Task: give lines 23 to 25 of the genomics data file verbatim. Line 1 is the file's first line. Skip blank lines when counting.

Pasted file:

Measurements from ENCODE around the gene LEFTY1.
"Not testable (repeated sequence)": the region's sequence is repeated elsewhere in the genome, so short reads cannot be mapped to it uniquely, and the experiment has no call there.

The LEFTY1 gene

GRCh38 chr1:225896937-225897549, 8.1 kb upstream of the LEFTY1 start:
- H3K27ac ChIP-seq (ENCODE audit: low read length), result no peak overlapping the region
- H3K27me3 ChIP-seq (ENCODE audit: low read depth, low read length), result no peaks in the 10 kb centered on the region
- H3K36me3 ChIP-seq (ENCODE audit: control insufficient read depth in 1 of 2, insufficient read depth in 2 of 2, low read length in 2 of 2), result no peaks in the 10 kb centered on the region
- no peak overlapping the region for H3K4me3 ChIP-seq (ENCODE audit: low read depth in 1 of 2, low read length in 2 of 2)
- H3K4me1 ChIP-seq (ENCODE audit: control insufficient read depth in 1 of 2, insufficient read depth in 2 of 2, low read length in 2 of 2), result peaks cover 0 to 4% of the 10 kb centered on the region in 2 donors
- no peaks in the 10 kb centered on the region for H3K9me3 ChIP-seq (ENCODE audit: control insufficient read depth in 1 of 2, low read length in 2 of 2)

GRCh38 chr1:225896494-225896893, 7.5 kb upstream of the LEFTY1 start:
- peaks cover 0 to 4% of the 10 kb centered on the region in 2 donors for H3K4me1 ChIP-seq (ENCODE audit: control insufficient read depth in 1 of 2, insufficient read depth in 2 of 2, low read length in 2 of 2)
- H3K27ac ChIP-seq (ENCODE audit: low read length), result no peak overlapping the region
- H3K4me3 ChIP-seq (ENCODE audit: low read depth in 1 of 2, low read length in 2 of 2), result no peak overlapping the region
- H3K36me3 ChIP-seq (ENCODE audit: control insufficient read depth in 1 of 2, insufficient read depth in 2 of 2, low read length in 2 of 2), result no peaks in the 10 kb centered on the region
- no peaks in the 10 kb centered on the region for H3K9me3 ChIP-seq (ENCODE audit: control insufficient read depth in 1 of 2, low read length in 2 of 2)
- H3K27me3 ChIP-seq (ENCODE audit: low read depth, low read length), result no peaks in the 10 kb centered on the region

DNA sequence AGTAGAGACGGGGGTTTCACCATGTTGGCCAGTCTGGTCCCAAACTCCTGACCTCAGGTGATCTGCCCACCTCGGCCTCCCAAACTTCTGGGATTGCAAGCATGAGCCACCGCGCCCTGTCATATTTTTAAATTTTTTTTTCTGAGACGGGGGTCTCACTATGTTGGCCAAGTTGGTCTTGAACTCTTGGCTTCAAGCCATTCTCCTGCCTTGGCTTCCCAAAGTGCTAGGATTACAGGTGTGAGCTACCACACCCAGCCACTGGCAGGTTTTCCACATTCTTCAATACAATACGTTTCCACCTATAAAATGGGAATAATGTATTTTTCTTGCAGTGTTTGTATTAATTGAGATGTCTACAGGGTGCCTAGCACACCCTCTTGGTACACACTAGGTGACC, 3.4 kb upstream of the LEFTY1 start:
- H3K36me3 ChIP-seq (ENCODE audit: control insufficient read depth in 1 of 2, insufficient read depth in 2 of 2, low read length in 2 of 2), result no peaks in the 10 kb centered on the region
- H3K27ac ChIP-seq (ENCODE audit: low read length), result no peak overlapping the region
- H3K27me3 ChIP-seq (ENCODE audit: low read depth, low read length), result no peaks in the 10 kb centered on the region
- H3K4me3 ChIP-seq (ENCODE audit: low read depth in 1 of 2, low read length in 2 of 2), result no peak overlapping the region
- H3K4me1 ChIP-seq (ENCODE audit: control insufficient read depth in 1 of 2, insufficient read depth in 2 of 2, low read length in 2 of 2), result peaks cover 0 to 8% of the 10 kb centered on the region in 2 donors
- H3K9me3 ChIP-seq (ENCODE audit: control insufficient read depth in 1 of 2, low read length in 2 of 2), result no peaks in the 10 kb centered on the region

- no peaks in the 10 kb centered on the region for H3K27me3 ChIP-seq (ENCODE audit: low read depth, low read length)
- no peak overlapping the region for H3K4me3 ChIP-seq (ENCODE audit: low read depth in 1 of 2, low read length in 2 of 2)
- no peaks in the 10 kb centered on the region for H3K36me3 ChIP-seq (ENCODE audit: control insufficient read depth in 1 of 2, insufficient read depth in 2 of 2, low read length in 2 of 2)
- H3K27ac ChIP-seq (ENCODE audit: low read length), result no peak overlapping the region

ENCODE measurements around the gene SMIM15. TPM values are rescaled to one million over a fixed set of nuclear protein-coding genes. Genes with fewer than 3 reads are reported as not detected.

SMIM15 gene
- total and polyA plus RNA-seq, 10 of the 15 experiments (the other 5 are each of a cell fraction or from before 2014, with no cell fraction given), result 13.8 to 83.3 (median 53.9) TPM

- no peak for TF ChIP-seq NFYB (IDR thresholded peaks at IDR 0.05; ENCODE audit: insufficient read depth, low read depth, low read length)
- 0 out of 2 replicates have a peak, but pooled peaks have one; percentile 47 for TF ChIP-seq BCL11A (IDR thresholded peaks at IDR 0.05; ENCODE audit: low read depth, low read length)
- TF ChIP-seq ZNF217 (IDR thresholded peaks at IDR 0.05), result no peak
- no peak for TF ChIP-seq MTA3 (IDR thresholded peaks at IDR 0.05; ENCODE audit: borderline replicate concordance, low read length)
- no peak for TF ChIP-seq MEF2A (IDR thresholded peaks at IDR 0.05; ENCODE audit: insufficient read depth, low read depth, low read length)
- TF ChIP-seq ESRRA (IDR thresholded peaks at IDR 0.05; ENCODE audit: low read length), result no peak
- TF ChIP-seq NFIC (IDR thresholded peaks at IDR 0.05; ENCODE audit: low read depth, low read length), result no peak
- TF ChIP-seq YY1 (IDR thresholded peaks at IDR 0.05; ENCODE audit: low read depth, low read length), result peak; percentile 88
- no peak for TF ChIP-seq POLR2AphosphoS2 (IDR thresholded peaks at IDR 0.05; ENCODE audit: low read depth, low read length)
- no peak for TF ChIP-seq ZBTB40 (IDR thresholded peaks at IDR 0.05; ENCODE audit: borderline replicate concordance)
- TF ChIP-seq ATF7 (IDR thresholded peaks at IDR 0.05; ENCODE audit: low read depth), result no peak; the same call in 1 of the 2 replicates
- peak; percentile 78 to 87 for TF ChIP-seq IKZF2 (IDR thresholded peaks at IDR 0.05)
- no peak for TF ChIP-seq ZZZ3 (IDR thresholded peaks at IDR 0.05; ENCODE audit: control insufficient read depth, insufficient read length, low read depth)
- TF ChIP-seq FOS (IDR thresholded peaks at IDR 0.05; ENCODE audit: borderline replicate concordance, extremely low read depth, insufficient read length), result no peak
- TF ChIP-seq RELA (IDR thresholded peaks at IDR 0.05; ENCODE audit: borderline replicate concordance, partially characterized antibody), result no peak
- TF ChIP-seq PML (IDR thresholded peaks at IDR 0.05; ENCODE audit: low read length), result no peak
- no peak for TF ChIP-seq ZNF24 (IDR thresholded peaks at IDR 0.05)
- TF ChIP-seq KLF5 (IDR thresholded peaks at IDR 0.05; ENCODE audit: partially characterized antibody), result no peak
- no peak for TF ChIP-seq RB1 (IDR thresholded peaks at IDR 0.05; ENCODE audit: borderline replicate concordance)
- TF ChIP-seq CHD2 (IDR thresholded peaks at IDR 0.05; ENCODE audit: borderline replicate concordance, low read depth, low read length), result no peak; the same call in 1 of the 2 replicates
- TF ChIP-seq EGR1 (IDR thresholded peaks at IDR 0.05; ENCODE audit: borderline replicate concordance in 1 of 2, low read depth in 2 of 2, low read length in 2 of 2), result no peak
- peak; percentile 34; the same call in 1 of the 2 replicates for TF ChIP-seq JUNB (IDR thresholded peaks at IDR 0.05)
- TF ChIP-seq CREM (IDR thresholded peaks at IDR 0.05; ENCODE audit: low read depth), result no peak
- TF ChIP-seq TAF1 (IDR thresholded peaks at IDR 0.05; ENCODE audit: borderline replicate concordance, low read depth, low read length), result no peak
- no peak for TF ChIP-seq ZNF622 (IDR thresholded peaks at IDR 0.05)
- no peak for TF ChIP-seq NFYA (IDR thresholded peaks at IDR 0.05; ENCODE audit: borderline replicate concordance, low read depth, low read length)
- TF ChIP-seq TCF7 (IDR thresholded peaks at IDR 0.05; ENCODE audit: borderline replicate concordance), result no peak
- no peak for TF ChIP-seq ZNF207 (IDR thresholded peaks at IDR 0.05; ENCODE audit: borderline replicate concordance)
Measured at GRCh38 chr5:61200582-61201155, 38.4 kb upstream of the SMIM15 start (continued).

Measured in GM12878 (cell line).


- H3K4me1 ChIP-seq (ENCODE audit: control insufficient read depth in 1 of 2, insufficient read depth in 2 of 2, low read length in 2 of 2), result peaks cover 0 to 8% of the 10 kb centered on the region in 2 donors
- H3K9me3 ChIP-seq (ENCODE audit: control insufficient read depth in 1 of 2, low read length in 2 of 2), result no peaks in the 10 kb centered on the region

- no peaks in the 10 kb centered on the region for H3K27me3 ChIP-seq (ENCODE audit: low read depth, low read length)